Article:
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David Guyatt
10-14-2008, 02:35 PM
http://www.moneyweek.com/news-and-charts/economics/how-aigs-failure-was-fundamental-to-the-banking-collapse-13796.aspx

AIG's crucial role in the banking collapse

Oct 09, 2008


Something very strange is happening in the financial markets. And I can show you what it is and what it means...

If September didn't give you enough to worry about, consider what will happen to real estate prices as unemployment grows steadily over the next several months. As bad as things are now, they'll get much worse.

They'll get worse for the obvious reason: because more people will default on their mortgages. But they'll also remain depressed for far longer than anyone expects, for a reason most people will never understand.


What follows is one of the real secrets to September's stock market collapse. Once you understand what really happened last month, the events to come will be much clearer to you...

Every great bull market has similar characteristics. The speculation must – at the beginning – start with a reasonably good idea. Using long-term mortgages to pay for homes is a good idea, with a few important caveats.

Some of these limitations are obvious to any intelligent observer... like the need for a substantial down-payment, the verification of income, an independent appraisal, etc. But human nature dictates that, given enough time and the right incentives, any endeavour will be corrupted. This is one of the two critical elements of a bubble. What was once a good idea becomes a farce. You already know all the stories of how this happened in the housing market, where loans were eventually given without fixed rates, without income verification, without down-payments, and without legitimate appraisals.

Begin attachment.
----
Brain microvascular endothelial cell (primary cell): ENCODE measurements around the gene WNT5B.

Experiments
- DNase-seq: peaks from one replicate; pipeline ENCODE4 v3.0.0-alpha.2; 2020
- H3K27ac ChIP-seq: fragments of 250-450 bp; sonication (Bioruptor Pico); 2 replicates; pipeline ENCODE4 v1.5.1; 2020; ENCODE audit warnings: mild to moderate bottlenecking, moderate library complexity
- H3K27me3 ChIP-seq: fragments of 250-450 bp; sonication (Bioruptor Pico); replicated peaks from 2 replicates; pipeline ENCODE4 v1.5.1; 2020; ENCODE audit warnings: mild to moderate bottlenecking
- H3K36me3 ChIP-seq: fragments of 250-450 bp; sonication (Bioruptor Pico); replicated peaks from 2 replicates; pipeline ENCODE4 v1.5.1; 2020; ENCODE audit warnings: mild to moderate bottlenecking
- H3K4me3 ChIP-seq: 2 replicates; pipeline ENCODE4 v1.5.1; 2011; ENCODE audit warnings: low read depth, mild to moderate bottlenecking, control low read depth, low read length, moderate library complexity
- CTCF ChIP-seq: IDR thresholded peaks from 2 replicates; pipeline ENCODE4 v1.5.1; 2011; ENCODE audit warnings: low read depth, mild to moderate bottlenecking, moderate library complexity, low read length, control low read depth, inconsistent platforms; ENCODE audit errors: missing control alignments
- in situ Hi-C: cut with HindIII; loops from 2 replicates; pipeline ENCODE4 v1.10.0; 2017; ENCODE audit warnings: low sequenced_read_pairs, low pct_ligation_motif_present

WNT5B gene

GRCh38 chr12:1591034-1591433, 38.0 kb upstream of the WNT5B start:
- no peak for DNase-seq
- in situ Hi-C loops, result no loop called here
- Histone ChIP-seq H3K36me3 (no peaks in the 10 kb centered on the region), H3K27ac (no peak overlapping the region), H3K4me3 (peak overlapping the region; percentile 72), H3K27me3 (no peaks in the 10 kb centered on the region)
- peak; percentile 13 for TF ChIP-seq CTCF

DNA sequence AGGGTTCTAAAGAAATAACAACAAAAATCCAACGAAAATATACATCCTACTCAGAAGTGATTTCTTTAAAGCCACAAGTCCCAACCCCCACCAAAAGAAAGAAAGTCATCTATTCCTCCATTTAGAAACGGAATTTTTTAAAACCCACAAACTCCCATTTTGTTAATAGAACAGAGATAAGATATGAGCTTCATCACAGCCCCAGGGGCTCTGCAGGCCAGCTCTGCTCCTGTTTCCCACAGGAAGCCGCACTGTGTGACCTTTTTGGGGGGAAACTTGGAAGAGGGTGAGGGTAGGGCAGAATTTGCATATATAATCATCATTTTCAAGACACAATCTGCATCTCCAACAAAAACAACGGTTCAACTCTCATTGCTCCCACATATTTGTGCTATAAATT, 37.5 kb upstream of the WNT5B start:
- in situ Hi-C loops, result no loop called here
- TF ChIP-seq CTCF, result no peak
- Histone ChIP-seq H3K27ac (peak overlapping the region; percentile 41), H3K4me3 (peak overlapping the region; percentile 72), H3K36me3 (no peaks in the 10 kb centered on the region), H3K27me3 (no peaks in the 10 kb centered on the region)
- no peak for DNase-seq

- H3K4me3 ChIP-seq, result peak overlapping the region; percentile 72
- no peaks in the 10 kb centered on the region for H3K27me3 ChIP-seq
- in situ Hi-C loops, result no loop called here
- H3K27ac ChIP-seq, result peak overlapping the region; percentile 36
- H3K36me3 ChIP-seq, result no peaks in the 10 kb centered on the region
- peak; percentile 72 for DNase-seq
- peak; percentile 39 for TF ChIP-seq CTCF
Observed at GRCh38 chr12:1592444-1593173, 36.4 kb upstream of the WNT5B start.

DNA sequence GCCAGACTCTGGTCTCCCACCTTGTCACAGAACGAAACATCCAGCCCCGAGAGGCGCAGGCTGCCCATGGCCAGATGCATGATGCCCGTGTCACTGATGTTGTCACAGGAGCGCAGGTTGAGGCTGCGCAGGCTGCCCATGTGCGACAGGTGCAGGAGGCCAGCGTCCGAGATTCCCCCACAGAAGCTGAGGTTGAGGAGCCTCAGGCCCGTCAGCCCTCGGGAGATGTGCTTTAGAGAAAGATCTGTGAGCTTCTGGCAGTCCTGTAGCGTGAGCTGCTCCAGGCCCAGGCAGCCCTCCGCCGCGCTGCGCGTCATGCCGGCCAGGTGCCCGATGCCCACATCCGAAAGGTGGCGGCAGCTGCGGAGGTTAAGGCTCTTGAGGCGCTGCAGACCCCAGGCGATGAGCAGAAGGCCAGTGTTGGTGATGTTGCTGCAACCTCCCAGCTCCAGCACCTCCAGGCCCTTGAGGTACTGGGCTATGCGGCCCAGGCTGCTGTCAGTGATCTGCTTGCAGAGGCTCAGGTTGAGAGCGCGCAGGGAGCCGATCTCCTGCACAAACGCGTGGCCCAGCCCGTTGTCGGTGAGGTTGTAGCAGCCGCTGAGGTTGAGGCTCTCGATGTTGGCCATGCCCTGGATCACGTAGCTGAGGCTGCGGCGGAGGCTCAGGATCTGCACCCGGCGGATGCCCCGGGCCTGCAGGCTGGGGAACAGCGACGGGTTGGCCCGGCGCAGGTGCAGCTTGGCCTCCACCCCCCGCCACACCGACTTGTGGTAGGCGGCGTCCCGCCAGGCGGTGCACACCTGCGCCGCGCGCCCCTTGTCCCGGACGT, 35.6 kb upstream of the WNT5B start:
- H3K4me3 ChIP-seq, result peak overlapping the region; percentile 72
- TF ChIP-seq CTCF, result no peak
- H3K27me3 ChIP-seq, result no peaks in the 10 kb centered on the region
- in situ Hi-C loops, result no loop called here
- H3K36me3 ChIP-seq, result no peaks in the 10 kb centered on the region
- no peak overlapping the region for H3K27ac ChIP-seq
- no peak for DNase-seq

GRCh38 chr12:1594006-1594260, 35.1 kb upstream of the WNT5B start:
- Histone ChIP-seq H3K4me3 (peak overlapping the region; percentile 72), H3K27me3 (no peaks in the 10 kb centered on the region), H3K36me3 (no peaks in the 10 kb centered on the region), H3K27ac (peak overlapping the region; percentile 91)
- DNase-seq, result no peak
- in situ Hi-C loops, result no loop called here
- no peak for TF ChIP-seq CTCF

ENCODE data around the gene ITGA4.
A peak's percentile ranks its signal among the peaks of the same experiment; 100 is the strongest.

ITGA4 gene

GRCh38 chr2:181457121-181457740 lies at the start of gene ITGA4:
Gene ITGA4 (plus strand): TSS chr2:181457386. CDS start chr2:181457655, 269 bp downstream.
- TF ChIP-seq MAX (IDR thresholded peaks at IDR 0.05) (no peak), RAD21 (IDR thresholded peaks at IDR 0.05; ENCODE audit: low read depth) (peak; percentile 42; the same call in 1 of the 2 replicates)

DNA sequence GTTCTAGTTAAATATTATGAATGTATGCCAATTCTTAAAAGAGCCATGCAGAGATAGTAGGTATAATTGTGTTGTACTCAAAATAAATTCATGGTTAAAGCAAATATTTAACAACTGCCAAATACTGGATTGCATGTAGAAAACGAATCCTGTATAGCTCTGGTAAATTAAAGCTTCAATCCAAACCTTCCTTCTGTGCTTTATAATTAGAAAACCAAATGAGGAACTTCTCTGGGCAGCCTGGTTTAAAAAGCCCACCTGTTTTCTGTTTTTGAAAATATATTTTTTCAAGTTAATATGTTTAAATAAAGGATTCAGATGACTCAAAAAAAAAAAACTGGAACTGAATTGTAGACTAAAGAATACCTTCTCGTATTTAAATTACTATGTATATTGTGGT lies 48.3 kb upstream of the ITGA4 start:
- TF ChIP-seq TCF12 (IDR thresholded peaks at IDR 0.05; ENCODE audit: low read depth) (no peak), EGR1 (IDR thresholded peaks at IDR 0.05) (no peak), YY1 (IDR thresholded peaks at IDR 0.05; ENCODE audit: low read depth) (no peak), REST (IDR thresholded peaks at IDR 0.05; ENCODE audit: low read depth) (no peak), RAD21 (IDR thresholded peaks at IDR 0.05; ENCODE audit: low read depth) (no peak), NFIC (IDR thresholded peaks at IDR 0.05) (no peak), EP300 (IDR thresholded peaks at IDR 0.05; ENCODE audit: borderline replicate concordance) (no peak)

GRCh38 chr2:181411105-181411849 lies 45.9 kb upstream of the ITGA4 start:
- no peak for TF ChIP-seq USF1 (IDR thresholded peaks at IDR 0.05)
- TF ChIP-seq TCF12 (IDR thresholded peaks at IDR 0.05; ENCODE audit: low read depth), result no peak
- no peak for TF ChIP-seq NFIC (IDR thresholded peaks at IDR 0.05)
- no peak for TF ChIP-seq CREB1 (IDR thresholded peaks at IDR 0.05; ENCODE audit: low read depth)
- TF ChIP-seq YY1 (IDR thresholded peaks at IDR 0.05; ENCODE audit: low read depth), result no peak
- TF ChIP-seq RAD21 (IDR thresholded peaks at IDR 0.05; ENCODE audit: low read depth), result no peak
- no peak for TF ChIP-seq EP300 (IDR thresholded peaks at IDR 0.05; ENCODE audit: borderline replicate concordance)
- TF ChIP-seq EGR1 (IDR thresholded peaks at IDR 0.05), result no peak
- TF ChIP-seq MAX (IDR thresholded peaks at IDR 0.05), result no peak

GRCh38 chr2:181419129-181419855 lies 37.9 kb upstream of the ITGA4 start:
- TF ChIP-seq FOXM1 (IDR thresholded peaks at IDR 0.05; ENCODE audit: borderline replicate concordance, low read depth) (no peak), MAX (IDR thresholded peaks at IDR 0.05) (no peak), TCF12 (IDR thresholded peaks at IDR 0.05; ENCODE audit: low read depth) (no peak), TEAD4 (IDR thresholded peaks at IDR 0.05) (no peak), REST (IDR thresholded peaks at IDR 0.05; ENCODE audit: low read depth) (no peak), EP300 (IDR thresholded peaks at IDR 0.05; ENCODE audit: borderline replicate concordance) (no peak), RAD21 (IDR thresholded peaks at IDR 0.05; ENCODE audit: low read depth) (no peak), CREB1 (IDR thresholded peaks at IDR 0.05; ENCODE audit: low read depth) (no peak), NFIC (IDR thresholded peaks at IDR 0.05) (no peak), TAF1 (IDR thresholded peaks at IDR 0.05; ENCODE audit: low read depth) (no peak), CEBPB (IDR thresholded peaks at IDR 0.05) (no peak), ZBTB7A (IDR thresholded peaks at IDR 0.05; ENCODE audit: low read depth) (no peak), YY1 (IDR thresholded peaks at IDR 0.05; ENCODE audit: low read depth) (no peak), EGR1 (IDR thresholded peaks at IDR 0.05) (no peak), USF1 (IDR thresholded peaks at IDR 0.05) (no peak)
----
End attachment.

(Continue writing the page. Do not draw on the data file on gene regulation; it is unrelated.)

As bad as these practices were, they would not have created a global financial panic without the second, more critical element. For things to get really out of control, the farce must evolve further... into fraud.

And this is where AIG comes into the story.

Around the world, banks must comply with what are known as Basel II regulations. These regulations determine how much capital a bank must maintain in reserve. The rules are based on the quality of the bank's loan book. The riskier the loans a bank owns, the more capital it must keep in reserve. Bank managers naturally seek to employ as much leverage as they can, especially when interest rates are low, to maximise profits. AIG appeared to offer banks a way to get around the Basel rules, via unregulated insurance contracts, known as credit default swaps.

Here's how it worked: Say you're a major European bank... You have a surplus of deposits, because in Europe people actually still bother to save money. You're looking for something to maximise the spread between what you must pay for deposits and what you're able to earn lending. You want it to be safe and reliable, but also pay the highest possible annual interest. You know you could buy a portfolio of high-yielding subprime mortgages. But doing so will limit the amount of leverage you can employ, which will limit returns.

So rather than rule out having any high-yielding securities in your portfolio, you simply call up the friendly AIG broker you met at a conference in London last year.

"What would it cost me to insure this subprime security?" you inquire. The broker, who is selling a five-year policy (but who will be paid a bonus annually), says, "Not too much." After all, the historical loss rates on American mortgages is close to zilch.

Using incredibly sophisticated computer models, he agrees to guarantee the subprime security you're buying against default for five years for say, 2% of face value.